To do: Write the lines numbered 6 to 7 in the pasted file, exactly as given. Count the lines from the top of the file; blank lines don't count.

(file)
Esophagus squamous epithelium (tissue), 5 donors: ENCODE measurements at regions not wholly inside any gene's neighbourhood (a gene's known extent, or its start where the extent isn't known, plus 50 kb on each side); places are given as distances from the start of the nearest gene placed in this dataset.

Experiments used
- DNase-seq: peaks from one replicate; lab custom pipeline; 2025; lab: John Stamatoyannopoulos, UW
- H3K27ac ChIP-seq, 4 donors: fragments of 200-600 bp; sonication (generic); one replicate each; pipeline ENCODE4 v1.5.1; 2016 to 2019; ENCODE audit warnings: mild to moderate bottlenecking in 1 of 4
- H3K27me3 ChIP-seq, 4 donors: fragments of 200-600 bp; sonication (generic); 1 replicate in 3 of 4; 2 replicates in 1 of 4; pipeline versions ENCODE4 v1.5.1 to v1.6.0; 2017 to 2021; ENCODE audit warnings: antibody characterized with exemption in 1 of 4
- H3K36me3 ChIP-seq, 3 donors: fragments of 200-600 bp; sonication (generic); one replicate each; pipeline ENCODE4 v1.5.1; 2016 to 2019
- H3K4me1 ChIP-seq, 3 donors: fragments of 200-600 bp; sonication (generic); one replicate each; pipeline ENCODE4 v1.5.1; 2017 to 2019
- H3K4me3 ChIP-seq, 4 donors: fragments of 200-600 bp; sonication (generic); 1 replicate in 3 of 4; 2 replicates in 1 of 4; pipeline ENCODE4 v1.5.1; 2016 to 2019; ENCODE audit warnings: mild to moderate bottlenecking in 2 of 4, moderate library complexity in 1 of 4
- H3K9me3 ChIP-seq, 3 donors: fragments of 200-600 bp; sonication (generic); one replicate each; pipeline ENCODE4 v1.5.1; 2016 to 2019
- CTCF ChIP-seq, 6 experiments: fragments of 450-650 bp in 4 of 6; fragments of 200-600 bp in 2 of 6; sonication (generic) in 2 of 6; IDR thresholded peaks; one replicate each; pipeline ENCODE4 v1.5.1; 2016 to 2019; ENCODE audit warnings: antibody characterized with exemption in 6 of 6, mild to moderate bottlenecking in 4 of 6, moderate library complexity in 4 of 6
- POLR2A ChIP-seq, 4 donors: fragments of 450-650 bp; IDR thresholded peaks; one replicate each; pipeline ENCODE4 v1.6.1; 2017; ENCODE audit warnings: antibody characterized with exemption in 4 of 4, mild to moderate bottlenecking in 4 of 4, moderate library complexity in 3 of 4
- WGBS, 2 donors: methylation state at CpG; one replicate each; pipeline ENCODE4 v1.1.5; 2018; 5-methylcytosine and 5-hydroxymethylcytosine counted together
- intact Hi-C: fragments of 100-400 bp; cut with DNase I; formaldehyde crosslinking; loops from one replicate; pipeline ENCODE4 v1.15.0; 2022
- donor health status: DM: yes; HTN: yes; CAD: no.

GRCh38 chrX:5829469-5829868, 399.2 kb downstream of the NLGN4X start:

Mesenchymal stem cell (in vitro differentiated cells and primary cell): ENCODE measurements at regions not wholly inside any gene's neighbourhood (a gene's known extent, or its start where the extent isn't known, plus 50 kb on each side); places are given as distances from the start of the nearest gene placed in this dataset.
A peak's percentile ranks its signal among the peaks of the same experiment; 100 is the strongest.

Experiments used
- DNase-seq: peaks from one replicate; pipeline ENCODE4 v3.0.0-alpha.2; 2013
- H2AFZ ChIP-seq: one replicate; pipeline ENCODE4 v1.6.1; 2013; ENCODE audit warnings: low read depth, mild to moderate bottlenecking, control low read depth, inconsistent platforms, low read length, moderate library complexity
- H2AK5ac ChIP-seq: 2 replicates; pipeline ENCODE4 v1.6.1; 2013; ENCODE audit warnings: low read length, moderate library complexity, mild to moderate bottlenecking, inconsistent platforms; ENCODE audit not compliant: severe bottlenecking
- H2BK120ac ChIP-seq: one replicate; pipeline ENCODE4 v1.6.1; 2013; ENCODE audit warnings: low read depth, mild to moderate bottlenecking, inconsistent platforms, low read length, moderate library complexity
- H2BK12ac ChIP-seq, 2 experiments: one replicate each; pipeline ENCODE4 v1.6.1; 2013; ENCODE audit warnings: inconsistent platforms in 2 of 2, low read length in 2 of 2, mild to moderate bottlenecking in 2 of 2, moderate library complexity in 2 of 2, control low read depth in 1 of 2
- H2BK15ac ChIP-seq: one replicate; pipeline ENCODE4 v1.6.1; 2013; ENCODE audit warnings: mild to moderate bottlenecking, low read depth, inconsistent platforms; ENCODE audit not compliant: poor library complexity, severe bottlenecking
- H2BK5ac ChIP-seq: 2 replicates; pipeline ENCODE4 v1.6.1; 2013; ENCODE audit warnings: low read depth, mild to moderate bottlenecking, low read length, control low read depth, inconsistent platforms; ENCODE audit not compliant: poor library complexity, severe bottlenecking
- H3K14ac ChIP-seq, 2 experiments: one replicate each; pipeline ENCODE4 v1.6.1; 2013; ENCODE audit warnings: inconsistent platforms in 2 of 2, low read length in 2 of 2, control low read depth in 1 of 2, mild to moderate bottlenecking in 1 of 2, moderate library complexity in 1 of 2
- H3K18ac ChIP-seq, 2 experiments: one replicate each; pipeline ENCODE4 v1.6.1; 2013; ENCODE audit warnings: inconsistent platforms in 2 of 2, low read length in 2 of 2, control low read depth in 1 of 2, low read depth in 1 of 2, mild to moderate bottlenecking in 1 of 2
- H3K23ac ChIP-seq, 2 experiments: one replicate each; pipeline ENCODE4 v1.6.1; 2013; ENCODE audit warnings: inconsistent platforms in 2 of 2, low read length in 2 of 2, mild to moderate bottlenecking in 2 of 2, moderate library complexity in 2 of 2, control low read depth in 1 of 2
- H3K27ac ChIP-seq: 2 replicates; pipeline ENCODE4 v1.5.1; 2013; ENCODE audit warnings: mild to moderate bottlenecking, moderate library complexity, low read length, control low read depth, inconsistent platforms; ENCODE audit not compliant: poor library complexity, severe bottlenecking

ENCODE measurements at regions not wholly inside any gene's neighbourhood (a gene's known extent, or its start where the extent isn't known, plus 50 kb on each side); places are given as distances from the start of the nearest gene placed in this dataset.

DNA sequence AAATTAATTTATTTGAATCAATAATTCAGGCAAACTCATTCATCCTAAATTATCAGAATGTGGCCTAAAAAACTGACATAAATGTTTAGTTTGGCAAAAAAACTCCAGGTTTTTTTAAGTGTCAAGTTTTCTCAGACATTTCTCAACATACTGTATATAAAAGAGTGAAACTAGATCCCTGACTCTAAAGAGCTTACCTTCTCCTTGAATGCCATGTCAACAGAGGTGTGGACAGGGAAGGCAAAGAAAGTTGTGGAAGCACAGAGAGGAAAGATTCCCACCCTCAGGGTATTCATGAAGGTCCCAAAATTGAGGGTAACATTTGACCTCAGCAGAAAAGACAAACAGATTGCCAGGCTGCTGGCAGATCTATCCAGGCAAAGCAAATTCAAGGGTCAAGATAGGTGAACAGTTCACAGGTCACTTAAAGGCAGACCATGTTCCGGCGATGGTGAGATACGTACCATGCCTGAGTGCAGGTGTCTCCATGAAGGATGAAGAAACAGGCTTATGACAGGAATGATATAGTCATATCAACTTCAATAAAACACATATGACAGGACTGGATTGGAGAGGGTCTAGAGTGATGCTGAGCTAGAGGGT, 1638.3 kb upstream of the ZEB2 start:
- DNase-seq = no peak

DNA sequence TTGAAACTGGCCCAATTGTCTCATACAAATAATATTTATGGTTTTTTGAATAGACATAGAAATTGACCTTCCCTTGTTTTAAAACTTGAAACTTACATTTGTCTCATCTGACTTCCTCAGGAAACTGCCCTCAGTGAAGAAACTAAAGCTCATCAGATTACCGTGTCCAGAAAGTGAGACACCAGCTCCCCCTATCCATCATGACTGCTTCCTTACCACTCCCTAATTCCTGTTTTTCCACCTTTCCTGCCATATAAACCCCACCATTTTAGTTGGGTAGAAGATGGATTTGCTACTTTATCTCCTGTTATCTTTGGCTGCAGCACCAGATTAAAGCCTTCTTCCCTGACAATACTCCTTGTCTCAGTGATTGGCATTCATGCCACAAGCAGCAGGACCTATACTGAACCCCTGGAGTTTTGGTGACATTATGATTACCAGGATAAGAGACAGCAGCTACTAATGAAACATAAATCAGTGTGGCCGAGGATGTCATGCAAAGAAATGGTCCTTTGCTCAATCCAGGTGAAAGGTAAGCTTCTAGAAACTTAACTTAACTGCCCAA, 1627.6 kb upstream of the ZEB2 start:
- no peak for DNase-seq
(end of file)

- H3K36me3 ChIP-seq, 3 donors: fragments of 200-600 bp; sonication (generic); one replicate each; pipeline ENCODE4 v1.5.1; 2016 to 2019
- H3K4me1 ChIP-seq, 3 donors: fragments of 200-600 bp; sonication (generic); one replicate each; pipeline ENCODE4 v1.5.1; 2017 to 2019